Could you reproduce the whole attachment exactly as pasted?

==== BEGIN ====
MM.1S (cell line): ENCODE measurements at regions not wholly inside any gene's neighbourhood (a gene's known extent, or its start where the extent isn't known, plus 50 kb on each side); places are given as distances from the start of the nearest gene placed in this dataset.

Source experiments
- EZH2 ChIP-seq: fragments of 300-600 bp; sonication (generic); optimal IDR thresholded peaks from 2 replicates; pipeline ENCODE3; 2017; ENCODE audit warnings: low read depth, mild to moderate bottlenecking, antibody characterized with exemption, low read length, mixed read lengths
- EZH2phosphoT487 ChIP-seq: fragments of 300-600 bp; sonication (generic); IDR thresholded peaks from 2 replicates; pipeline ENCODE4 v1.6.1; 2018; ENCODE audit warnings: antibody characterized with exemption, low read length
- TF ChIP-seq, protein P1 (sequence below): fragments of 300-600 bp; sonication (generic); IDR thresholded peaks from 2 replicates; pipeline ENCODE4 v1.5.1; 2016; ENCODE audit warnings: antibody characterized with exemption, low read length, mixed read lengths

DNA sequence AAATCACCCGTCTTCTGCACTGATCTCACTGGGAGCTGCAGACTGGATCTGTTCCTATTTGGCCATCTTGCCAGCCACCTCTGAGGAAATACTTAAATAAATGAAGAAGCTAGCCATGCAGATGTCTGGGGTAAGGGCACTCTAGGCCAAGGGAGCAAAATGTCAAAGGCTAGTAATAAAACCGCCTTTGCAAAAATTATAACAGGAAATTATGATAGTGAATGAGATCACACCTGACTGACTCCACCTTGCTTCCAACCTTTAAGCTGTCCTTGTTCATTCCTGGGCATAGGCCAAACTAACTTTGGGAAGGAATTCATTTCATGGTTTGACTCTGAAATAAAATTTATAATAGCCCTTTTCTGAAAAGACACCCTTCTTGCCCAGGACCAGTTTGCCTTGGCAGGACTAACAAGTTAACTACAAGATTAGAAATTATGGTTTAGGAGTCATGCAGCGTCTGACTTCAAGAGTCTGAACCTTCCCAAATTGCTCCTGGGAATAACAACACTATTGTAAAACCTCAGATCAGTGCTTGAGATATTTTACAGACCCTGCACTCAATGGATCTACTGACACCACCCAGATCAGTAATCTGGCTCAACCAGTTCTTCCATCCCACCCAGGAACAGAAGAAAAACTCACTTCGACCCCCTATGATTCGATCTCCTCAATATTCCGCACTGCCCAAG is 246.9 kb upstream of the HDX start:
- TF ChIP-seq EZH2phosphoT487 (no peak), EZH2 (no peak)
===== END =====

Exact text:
MM.1S (cell line): ENCODE measurements at regions not wholly inside any gene's neighbourhood (a gene's known extent, or its start where the extent isn't known, plus 50 kb on each side); places are given as distances from the start of the nearest gene placed in this dataset.

Source experiments
- EZH2 ChIP-seq: fragments of 300-600 bp; sonication (generic); optimal IDR thresholded peaks from 2 replicates; pipeline ENCODE3; 2017; ENCODE audit warnings: low read depth, mild to moderate bottlenecking, antibody characterized with exemption, low read length, mixed read lengths
- EZH2phosphoT487 ChIP-seq: fragments of 300-600 bp; sonication (generic); IDR thresholded peaks from 2 replicates; pipeline ENCODE4 v1.6.1; 2018; ENCODE audit warnings: antibody characterized with exemption, low read length
- TF ChIP-seq, protein P1 (sequence below): fragments of 300-600 bp; sonication (generic); IDR thresholded peaks from 2 replicates; pipeline ENCODE4 v1.5.1; 2016; ENCODE audit warnings: antibody characterized with exemption, low read length, mixed read lengths

DNA sequence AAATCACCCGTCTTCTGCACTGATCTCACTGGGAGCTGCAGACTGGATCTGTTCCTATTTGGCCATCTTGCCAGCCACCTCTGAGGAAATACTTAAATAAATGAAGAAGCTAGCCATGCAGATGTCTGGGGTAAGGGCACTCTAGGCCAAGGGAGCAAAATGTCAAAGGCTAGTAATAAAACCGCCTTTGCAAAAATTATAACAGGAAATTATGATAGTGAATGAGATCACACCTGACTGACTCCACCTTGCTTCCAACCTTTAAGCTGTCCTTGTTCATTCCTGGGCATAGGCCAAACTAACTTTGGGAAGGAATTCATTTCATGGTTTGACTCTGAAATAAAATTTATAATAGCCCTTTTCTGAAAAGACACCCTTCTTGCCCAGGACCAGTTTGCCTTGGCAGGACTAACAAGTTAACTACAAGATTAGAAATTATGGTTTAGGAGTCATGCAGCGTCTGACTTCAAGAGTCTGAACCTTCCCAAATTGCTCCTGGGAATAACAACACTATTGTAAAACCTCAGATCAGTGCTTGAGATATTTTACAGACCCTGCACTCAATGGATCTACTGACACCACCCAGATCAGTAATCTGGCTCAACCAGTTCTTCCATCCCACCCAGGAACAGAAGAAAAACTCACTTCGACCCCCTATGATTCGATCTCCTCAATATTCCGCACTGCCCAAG is 246.9 kb upstream of the HDX start:
- TF ChIP-seq EZH2phosphoT487 (no peak), EZH2 (no peak)